If you're reading these words with a Web browser, the program on your computer
that enables you to view data from World Wide Web sites, you probably have
better encryption at your fingertips than most of the soldiers and spies in
World War II. Typical Web browsers today use encryption and other cryptographic
techniques to protect you when visiting commercial Web sites. This makes
credit-card transactions on the Internet even safer than they are over the
telephone, since the techniques prevent eavesdropping and other forms of
Cryptography, the art and science of secret codes, has evolved dramatically
over the centuries, especially since World War II. For most of their history,
codes have relied on sharing secrets between small groups of people who needed
to communicate safely and privately. The shared secret might be a codebook that
translated important words and phrases into short, nonsense words. This not
only concealed a message's meaning but made it shorter. Codebooks were popular
among wealthy individuals and large companies during the days of the telegraph.
Since one had to pay for each word in a telegram, a well-designed code could
reduce telegraph costs. Private companies produced codebooks that they sold to
anyone who asked for them. The most effective codebooks were custom-made to be
shared among a restricted group of business associates, who maintained their
privacy by keeping their codes secret.
In the days of the telegraph, business executives often had real worries about
the secrecy of their telegrams. Unlike a telephone call, which travels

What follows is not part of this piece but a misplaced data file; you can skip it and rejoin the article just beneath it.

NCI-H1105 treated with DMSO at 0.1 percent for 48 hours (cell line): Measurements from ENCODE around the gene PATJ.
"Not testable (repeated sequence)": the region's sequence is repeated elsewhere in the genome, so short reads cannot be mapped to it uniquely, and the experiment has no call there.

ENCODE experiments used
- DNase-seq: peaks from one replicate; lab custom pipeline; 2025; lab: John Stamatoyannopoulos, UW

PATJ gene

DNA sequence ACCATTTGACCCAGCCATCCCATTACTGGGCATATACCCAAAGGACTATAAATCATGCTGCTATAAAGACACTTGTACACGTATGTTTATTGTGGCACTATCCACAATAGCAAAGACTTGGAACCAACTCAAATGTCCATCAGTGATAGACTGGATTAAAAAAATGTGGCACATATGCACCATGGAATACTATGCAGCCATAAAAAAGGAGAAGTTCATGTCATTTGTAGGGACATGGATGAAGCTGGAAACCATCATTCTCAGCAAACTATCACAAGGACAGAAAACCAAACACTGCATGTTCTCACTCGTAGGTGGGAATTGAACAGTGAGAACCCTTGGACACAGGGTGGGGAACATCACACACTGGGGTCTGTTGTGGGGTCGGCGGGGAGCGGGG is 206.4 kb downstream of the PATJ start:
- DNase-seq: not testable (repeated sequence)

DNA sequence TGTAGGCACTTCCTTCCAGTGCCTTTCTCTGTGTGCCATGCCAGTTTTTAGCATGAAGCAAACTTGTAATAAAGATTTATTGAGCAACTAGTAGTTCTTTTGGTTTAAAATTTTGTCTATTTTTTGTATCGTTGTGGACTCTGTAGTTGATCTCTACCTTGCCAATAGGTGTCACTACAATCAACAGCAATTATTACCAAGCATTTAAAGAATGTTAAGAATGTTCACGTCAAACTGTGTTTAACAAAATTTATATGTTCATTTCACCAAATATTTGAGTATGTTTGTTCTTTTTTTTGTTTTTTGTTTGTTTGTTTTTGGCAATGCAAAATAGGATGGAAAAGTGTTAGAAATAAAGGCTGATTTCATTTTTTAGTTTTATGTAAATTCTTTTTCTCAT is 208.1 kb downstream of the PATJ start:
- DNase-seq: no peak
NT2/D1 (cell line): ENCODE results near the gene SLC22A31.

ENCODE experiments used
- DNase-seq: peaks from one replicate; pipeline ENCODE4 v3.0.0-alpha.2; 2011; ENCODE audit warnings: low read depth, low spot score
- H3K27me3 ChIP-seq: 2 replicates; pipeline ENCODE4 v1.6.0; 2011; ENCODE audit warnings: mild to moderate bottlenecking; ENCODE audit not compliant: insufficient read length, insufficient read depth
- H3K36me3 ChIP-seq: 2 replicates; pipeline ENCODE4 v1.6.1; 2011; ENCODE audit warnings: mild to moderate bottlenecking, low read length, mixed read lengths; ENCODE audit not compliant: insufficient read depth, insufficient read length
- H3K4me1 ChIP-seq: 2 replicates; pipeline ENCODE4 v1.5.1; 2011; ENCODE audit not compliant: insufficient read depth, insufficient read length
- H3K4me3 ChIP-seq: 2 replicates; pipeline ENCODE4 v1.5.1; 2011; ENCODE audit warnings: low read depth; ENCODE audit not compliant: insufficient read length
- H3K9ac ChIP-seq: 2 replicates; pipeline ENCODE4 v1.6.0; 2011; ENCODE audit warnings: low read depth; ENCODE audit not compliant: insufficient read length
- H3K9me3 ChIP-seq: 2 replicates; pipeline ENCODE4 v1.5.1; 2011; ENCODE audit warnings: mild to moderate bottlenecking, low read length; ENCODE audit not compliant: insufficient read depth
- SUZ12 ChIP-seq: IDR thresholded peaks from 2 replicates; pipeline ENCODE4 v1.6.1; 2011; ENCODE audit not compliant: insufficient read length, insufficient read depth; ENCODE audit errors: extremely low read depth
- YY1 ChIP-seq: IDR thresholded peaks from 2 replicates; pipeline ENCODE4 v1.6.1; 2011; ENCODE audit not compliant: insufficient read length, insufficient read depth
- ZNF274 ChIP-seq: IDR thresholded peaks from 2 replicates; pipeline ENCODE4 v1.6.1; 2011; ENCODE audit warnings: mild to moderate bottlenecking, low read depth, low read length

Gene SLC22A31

automatically without human intervention, each telegram had to be keyed in by a
telegraph operator at the sending office, transcribed by an operator at the
receiving office, and occasionally transcribed by other operators along its
route. Telegraph operators were not always paid well enough to resist bribery,
so sensitive business information could occasionally find its way into
competitors' hands. Secret telegraph codes gave businessmen confidence that
their private traffic remained private.
Secrecy doesn't always guarantee safety, however. Mary, Queen of Scots learned
this lesson over 400 years ago, when agents of Queen Elizabeth I unmasked a
plot against her by Mary's supporters. Mary used a codebook to communicate with
her associates, but Elizabeth's spies succeeded in deducing the codebook's
contents by reading numerous coded messages, guessing their contents, and
systematically testing the guesses by trying to decode other messages. Although
Elizabeth's agents didn't break Mary's entire code, they figured out enough of
it to identify and arrest the plotters. While in prison, the plotters revealed
the rest of the code, and Mary's decoded letters helped convict her of high
Mary's code was not sophisticated enough to resist a systematic attack, but its
present-day analogues generally are. Modern codes, particularly those used in
computers, generally consist of two separate parts: the coding procedure,
called the algorithm, and the key, which tells the algorithm how to scramble a
message. The algorithm might be public knowledge, but the key is always kept
secret. In essence, the secrecy of encrypted data relies entirely on the
secrecy of the key. Instead of worrying about how to keep the data
confidential, you need only concern yourself with keeping the key itself
For example, today anyone can buy a pair of small electronic devices that
encrypt data sent between two computers across telephone lines. However,
Computer A can only understand data sent by Computer B if both of these special
devices share the same key. The first device uses the key to encrypt the data
using the shared, secret key, while the second device uses that same key to
decrypt the information, making it readable to the recipient.